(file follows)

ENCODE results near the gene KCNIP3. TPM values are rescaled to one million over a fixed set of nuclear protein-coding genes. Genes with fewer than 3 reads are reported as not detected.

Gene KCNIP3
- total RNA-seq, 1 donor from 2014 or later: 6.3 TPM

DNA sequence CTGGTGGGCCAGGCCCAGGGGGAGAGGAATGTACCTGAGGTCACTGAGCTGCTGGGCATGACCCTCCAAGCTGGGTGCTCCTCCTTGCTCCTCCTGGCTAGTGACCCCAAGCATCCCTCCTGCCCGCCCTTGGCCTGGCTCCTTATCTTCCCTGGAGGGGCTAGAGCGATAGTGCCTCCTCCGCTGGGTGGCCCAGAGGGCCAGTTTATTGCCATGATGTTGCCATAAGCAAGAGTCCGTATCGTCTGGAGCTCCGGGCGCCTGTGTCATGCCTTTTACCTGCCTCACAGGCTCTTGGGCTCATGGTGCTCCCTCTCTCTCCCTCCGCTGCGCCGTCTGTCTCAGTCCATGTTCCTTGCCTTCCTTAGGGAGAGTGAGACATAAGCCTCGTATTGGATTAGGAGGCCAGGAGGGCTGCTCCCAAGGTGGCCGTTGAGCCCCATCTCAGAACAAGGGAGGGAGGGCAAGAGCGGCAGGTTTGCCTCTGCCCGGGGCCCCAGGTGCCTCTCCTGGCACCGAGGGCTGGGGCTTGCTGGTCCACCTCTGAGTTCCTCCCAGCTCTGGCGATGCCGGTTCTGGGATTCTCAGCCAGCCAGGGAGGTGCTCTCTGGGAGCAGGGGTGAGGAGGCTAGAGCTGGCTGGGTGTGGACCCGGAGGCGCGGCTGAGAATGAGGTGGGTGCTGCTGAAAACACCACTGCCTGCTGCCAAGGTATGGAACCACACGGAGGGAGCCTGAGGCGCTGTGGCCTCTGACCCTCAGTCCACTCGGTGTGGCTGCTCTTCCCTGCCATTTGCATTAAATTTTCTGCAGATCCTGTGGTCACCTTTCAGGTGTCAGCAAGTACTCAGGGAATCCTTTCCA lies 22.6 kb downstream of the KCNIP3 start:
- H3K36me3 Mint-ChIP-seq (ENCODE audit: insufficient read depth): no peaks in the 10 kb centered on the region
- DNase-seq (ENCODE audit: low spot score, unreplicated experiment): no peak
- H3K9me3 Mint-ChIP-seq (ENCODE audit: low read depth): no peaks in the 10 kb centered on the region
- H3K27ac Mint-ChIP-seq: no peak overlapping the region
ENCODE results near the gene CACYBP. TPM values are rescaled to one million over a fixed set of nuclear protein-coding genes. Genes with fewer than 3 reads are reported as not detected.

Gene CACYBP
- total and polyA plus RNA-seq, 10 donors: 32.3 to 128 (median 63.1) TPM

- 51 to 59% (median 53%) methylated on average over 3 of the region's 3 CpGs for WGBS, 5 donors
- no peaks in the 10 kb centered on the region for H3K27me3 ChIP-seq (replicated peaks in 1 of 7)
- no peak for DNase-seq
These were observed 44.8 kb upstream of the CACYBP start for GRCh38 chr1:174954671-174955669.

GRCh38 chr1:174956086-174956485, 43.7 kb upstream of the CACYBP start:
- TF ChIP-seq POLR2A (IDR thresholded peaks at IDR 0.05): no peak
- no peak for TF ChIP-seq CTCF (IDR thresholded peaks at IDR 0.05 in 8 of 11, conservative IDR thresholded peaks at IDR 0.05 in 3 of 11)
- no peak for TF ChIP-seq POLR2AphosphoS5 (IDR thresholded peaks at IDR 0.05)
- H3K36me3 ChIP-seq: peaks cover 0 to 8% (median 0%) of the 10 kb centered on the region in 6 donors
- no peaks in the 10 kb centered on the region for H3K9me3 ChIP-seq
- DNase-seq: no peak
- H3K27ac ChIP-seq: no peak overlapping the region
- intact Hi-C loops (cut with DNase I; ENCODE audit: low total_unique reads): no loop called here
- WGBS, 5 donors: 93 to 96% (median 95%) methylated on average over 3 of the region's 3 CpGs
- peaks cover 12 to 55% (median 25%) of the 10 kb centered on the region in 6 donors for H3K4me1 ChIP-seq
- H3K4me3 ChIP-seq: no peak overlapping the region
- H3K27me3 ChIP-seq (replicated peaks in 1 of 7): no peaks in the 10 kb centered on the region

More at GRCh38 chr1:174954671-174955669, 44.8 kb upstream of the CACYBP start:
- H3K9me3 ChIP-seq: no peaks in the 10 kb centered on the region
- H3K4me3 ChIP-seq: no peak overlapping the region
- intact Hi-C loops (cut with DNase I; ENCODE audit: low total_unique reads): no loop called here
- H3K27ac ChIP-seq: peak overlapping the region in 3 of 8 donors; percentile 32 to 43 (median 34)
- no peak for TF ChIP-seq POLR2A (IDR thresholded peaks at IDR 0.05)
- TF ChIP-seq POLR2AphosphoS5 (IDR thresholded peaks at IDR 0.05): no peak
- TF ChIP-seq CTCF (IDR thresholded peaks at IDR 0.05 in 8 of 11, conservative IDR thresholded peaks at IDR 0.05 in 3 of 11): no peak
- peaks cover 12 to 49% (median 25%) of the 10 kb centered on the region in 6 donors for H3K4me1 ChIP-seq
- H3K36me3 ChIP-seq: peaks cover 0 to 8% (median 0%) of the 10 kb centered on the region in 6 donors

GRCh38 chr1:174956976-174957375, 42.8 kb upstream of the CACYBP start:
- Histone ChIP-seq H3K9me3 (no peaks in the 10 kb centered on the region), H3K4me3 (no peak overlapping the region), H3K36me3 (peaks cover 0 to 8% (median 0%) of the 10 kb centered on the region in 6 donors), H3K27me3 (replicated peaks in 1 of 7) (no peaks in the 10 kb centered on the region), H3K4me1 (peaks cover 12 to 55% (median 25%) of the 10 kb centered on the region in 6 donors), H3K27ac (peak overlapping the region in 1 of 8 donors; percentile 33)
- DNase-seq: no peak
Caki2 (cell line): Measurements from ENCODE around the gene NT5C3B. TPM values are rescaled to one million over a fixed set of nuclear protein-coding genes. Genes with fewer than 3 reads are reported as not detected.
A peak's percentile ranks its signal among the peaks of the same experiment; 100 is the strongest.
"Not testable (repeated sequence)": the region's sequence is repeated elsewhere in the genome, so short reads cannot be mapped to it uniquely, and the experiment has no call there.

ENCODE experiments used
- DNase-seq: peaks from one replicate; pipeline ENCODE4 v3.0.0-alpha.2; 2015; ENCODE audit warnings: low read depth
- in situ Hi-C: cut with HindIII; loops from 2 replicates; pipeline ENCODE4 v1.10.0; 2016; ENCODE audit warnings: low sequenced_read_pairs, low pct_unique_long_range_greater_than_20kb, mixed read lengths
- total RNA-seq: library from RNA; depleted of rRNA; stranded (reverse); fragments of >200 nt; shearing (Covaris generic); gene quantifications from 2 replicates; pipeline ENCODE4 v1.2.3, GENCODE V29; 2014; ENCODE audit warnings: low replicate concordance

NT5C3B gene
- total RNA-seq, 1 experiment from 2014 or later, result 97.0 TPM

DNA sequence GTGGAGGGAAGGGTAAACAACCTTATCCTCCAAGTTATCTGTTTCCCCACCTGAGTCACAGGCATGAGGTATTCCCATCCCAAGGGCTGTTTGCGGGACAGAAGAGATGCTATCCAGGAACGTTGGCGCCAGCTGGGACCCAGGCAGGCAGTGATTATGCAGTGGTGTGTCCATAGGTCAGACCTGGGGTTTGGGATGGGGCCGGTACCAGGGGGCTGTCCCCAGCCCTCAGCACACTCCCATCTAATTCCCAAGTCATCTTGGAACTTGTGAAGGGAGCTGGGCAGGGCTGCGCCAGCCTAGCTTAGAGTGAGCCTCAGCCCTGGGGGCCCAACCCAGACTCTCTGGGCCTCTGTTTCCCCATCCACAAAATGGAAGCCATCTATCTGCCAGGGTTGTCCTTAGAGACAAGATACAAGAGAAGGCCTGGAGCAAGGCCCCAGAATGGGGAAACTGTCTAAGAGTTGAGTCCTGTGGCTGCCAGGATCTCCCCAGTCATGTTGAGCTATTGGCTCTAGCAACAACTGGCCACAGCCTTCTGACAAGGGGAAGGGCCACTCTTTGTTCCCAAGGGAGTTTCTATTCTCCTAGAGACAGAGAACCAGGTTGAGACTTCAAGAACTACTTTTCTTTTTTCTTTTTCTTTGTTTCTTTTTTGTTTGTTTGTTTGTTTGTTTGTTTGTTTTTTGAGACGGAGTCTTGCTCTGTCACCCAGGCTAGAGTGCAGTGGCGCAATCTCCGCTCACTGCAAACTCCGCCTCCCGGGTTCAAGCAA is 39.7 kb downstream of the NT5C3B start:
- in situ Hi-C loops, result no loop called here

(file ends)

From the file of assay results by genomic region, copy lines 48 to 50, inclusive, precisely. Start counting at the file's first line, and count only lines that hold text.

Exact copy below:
- total RNA-seq: library from RNA; depleted of rRNA; stranded (reverse); fragments of >200 nt; shearing (Covaris generic); gene quantifications from 2 replicates; pipeline ENCODE4 v1.2.3, GENCODE V29; 2014; ENCODE audit warnings: low replicate concordance

NT5C3B gene
- total RNA-seq, 1 experiment from 2014 or later, result 97.0 TPM